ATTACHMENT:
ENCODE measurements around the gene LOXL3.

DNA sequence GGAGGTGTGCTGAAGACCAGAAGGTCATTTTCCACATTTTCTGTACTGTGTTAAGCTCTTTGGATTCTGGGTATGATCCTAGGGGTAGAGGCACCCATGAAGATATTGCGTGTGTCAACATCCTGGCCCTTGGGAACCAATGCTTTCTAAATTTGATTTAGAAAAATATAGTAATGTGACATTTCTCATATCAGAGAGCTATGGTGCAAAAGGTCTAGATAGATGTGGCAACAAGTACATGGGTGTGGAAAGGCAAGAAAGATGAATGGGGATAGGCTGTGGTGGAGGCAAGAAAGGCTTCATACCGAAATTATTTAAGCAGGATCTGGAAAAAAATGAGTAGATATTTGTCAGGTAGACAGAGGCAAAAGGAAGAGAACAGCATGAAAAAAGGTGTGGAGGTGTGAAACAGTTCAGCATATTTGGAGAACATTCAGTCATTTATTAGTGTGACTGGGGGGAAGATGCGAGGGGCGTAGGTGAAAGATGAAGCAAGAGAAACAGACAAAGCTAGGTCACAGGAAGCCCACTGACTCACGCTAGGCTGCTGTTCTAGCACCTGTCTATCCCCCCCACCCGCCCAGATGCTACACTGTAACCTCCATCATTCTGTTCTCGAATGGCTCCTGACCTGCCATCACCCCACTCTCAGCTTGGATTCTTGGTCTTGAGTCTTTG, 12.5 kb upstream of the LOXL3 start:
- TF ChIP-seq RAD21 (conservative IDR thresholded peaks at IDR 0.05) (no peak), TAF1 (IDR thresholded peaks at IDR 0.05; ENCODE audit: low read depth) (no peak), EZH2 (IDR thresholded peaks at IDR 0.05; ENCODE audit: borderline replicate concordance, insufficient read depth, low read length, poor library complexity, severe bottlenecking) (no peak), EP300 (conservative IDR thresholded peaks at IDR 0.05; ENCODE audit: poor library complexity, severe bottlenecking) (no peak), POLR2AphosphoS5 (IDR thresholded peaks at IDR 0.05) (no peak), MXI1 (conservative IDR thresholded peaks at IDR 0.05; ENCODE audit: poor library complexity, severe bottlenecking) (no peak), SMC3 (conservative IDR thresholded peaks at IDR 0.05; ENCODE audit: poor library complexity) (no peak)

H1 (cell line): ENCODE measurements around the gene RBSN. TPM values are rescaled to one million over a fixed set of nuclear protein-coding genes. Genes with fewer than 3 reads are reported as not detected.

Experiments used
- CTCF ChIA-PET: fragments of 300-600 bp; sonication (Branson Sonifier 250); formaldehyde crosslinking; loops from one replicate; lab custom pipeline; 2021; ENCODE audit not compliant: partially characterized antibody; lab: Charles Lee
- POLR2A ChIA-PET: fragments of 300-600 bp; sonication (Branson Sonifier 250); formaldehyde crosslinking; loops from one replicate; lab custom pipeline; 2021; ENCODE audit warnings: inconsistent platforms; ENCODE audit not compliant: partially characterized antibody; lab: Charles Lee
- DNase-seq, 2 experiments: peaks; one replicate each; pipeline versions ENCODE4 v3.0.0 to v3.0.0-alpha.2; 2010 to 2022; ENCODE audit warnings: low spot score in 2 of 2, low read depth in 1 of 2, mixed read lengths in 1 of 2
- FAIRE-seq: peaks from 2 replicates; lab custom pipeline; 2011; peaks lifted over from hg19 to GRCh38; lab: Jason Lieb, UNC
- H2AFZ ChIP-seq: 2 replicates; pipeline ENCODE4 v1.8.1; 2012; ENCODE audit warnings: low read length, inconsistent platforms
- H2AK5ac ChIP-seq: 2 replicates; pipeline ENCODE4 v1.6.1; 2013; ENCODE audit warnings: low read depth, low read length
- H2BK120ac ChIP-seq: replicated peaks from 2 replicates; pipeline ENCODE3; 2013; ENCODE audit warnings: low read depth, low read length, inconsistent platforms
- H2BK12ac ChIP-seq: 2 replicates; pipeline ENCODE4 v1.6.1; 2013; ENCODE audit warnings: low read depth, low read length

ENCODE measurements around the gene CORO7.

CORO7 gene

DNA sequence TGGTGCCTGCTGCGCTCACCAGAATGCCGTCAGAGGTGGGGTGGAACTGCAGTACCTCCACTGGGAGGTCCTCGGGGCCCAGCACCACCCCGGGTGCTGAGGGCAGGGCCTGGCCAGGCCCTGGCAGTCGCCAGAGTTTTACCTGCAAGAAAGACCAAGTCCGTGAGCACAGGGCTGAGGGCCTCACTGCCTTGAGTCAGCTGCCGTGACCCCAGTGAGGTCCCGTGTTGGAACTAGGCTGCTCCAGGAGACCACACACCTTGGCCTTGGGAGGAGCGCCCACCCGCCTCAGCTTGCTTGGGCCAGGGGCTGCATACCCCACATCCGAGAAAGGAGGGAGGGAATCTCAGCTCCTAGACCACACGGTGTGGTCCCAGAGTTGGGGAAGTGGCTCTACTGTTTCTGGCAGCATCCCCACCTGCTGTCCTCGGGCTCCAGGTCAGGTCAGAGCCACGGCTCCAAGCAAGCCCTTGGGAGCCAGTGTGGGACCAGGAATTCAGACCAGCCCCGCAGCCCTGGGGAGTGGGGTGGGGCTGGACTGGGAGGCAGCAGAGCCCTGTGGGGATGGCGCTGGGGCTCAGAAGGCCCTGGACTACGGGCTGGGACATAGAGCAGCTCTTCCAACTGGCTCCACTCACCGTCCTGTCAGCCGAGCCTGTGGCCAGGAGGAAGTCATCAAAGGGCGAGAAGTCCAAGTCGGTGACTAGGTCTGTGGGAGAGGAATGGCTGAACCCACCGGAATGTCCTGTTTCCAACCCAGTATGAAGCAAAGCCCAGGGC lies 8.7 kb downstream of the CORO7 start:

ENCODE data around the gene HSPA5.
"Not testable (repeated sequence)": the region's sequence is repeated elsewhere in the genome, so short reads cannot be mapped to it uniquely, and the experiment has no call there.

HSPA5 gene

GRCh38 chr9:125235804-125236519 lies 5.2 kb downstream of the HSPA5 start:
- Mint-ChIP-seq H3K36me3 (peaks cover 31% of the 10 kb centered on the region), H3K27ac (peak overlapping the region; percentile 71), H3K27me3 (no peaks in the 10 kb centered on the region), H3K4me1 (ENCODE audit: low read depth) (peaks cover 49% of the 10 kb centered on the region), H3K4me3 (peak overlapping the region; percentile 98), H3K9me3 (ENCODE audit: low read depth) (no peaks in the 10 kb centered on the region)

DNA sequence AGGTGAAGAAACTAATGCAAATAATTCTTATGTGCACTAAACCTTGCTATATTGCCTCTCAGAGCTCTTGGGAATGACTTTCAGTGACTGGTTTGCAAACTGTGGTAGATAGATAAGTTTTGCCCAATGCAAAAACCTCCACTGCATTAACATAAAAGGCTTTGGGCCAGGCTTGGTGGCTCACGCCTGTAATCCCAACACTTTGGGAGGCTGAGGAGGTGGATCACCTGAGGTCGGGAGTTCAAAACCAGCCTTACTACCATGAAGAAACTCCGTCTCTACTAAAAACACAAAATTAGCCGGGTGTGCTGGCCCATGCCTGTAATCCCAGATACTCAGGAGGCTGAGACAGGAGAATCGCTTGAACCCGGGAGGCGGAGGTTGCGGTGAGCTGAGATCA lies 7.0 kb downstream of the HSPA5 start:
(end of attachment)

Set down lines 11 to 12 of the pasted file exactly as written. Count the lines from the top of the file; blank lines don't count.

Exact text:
- H2AK5ac ChIP-seq: 2 replicates; pipeline ENCODE4 v1.6.1; 2013; ENCODE audit warnings: low read depth, low read length
- H2BK120ac ChIP-seq: replicated peaks from 2 replicates; pipeline ENCODE3; 2013; ENCODE audit warnings: low read depth, low read length, inconsistent platforms